The tear film consists of a gel of :
a) Aqueous (salty water) produced mainly by the lacrimal gland just above the upper outer eye lid.
b) An inner layer of mucin produced mainly by the conjunctiva (the transparent lining that covers the white part of the eye and the inner lining of the eyelids).
c) A thin outer layer of oil/ lipid that slows the evaporation of the tears. This layer is produced from the oil glands of the eye lid (meibomian glands), just behind the lashes.
For the surface cells of the eye (epithelium) to remain healthy they must be covered by the tear film at all times. So the tear film needs to be stable enough to last between each of your blinks, approximately 15 seconds.
You will get dry eye symptoms if :
a) Any one or all of the components of the tears (most often the oil layer) is substandard and your tears evaporate before the next blink.
b) your eye lids don’t close properly
c) the environment you are in increases evaporation (e.g. air conditioning, central heating) or slows your blink rate (e.g. reading, computer use)
Dry eye is predominantly about increased tear evaporation.
Most “Dry Eye” occurs due to too rapid evaporation of the tears.
Some individuals do have a true lack of tear production from the lacrimal gland. This type of Dry Eye can be associated with hormonal changes at menopause, some medications prescribed for other general health problems and autoimmune disorders, such as Sjogren’s syndrome and rheumatoid arthritis.
It’s a vicious cycle:
When surface epithelial cells are damaged due to dehydration, they set off an immune response. Unfortunately, this response alters the mucin production from the ocular surface. This results in a thinner, less stable tear film which will evaporate even faster, leading to more ocular surface cell damage and more inflammation, thus setting up a vicious cycle.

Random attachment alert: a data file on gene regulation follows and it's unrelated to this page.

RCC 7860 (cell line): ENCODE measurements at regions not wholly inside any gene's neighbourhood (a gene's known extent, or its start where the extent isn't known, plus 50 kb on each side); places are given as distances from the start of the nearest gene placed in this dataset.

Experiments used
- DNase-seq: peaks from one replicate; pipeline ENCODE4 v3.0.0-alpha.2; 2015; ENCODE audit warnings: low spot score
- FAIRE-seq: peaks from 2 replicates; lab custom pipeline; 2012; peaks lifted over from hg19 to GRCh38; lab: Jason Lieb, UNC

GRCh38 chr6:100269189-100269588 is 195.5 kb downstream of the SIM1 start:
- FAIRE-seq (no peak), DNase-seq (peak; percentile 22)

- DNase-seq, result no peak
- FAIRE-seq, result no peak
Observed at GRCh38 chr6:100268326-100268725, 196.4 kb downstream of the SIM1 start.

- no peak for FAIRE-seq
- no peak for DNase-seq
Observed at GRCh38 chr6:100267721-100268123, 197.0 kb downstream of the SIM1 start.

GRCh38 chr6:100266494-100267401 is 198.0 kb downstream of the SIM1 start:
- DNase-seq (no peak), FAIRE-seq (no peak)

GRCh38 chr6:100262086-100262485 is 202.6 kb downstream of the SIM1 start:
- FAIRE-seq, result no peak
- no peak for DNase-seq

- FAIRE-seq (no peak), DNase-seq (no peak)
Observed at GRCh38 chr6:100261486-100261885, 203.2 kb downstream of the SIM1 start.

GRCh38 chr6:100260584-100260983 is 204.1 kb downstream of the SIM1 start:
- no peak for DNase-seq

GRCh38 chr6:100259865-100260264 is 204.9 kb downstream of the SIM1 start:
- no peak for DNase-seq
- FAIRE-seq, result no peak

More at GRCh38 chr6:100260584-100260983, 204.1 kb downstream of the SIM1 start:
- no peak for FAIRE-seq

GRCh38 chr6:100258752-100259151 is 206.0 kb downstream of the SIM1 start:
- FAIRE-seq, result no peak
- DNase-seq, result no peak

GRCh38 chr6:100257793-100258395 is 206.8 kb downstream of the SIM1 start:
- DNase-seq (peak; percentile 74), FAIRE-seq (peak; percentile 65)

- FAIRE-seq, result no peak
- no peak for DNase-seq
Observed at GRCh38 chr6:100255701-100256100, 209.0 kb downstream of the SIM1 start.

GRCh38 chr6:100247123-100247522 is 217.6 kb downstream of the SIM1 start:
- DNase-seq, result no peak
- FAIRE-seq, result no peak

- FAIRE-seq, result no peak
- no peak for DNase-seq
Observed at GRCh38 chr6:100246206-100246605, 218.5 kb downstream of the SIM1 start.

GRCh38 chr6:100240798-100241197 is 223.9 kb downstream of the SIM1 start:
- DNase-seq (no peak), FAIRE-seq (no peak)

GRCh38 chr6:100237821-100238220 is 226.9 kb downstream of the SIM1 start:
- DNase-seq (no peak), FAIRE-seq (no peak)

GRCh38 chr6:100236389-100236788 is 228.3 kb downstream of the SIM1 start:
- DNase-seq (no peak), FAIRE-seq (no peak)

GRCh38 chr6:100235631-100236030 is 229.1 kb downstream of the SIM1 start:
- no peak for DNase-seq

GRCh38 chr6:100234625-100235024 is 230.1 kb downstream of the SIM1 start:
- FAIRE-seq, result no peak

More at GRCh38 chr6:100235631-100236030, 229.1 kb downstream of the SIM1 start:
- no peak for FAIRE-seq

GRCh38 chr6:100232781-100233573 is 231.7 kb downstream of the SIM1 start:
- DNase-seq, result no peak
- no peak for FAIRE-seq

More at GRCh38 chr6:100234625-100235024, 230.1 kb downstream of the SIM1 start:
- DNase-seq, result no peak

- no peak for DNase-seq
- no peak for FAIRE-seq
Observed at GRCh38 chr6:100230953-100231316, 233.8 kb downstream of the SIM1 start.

Unfortunately , there is no cure for proper dry eye , just as there is no cure for other chronic conditions like diabetes or dandruff. Treating dry eye involves treating all the components of the tear film on an ongoing basis.
Poor Oil Layer (meibomitis):
Warm compresses, digital expression of the meibomian glands and cleaning the eye lid margins can reduce eyelid bacteria that disturb the oil layer.
Antibacterial medical honey applied to the eyelid margins can assist in the management of inflamed Meibomian glands (meibomitis). Lipid containing artificial tear supplements may be of benefit in meibomian gland dysfunction. Increasing your Omega 3 consumption can improve the oil layer of your tears.
Artificial tears supplements are essential for treating this aspect of dry eye. Non-preserved supplements are preferable in more severe cases of tear deficiency.
The puncta, which allow tears to drain from the eye down into the nose, can be plugged with punctal plugs. This increases the volume of tears but reduces tear turnover and so can exacerbate ocular surface inflammation.
Dietary Omega 3 supplements can increase tear secretion and reduce inflammation.
The use of good lid hygiene, non-preserved lubricating eye drops, antibacterial medical honey and anti-inflammatory, eye treatments such as the short term use of topical surface acting eye steroids, can regenerate the conjunctival goblet cells (mucin producing surface cells)
Incomplete Lid Closure/Blinking:
If you sleep with your eyes partly open, you will need to apply a lubricating eye ointment or viscous (thick) lubricating eye drop before sleep. If your eyelids don’t meet when you blink, you can practice blinking completely for a few minutes a day by more forceful blinking.